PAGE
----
Advancing the Cardiovascular Care of the Oncology Patient Virtual On Demand

Advancing the Cardiovascular Care of the Oncology Patient

The ACC will be performing a monthly system maintenance from Saturday, April 24th at 10 p.m. ET until Sunday, April 25th at 6 a.m. ET. During this time, Advancing the Cardiovascular Care of the Oncology Patient Virtual will be unavailable. We thank you for your patience as we continue to improve our systems to serve you better.

Access until April 25, 2021

Registration closed on April 12, 2021

Listen to Course Directors Ana Barac, MD, PhD, FACC and Bonnie Ky, MD, MSCE, FACC, and other leaders in the field, as they provide you with the tools needed to improve patient care in your everyday practice!

Purchase Advancing the Cardiovascular Care of the Oncology Patient Virtual On Demand today.

Gain access to over 14 hours of education:

  • Pharmacology essentials for Cardio-Oncology
  • Cardio-Oncology best practices
  • Scientific and Professional Development posters from researchers and Cardio-Oncology programs
  • Case presentations from your Cardio-Oncology Community peers
  • Access On Demand sessions until April 25, 2021!

Statement of Educational Need/Overview
Cardiovascular disease is the second leading cause of morbidity and mortality in cancer survivors. Since an estimated 14.5 million cancer patients and survivors have significant cardiovascular risk factors, it is critical for cardiologists, oncologists, and the entire multi-professional care team to stay on the leading edge of this rapidly evolving field!

Educational Program Goal
The overall goal of this course is to provide clinically relevant, state-of-the-art, best practice strategies for the multi-professional care team in the assessment, diagnosis, and management of cardiovascular concerns for patients with cancer and/or those requiring survivorship care.

Learning Objectives
Upon completion of this activity, participants should be able to:

  • Discuss the different types and mechanisms of action of conventional and modern cancer therapies, their associated cardiotoxicities, and the risks of developing cardiovascular risk factors and cardiovascular disease.
  • Describe the rapidly evolving advances in cancer immunotherapy and the associated cardiotoxicity.
  • Define cardiovascular complications in cancer patients that are specific to coronary disease, vascular disease, and bleeding/thrombosis.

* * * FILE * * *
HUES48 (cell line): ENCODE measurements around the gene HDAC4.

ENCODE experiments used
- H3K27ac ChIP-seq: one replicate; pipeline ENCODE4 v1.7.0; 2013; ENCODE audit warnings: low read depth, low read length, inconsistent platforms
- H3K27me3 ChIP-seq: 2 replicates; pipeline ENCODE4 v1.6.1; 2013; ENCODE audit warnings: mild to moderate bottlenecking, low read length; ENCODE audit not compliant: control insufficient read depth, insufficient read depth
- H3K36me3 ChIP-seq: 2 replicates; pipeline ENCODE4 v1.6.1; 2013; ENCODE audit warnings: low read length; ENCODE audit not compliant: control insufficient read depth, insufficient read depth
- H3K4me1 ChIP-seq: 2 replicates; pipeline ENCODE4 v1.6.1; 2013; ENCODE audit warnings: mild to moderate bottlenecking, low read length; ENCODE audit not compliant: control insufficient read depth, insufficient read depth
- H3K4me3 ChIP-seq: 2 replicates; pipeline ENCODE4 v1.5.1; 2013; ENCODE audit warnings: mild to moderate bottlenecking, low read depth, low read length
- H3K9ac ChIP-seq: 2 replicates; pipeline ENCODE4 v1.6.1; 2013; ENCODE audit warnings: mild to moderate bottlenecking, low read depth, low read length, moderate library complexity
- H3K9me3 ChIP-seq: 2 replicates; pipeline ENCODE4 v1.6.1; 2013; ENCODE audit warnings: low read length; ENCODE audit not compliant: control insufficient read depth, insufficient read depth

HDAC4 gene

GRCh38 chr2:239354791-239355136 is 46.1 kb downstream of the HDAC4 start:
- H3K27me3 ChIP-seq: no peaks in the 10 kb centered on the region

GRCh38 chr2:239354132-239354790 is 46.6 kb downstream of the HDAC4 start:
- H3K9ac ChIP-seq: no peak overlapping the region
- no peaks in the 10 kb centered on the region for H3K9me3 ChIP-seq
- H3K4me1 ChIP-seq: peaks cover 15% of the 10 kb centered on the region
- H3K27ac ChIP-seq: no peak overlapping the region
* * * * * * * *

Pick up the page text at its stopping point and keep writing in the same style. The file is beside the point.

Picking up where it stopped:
• Recognize guideline recommendations regarding risk stratification, monitoring, and management strategies to mitigate cardiovascular risk in the oncology patient.
  • Apply evidence-based strategies for short- and long-term surveillance and management of cardiotoxicities in patients with active cancer and survivors who have been treated with high cardiovascular risk systemic therapies including, but not limited to, anthracyclines, stem cell transplantation, and radiation therapy.
  • Recognize the appropriate diagnostic biomarker and imaging modalities to diagnose and predict cardiotoxicity.
  • Define the role of preventive and therapeutic non-pharmacologic interventions in the management of cardiotoxicity.
  • Discuss the pathologic basis of amyloidosis including diagnosis and treatment strategies.
  • Establish interprofessional Cardio-Oncology care teams and a framework to improve overall cardiovascular care of cancer patients and survivors.

Target Audience
The target audience is cardiovascular specialists, oncologists, internists, and all members of the multi-professional care team (including advanced practice providers, pharmacists, and nurses), who are providing clinical care to the growing population of cancer patients and survivors with cardiovascular concerns.

Course Directors

Ana Barac, MD, PhD, FACC
Medstar Washington Hospital Center

Bonnie Ky, MD, MSCE, FACC
University of Pennsylvania School of Medicine

Planning Committee

Rachel Barish, MSN, ANP-BC, AACC
Medstar Georgetown Physicians Group

Christine Cambareri, PharmD, BCPS, BCOP
Hospital of the University of Pennsylvania

Mitchell Hughes, PharmD, BCPS, BCOP
Hospital of the University of Pennsylvania

Kevin Oeffinger, MD
Duke University

Eric Yang, MD, FACC, FASE
UCLA Cardiovascular Center, University of California at Los Angeles

Social Media Moderator

Sherry-Ann Brown, MD, PhD, FACC, FAHA
Medical College of Wisconsin


Saro Armenian, DO, MPH
City of Hope Comprehensive Cancer Center

Anne Blaes, MD
University of Minnesota

Michael Fradley, MD
University of Pennsylvania

Ludhmila Abrahao Hajjar, MD
Universidade de São Paulo

David Hodgson MD, MPH, FRCPC
University of Toronto

Alok A. Khorana, MD
Cleveland Clinic

Daniel Lenihan, MD
Washington University in St. Louis

Michaela Liedtke, MD
Stanford University School of Medicine

Teresa López-Fernández, MD
La Paz University Hospital

Charlotte Manisty, MD, PhD, FRCP, FESC
University College London and Barts Heart Centre

Vivek Narayan, MD, MS
University of Pennsylvania, Abramson Cancer Center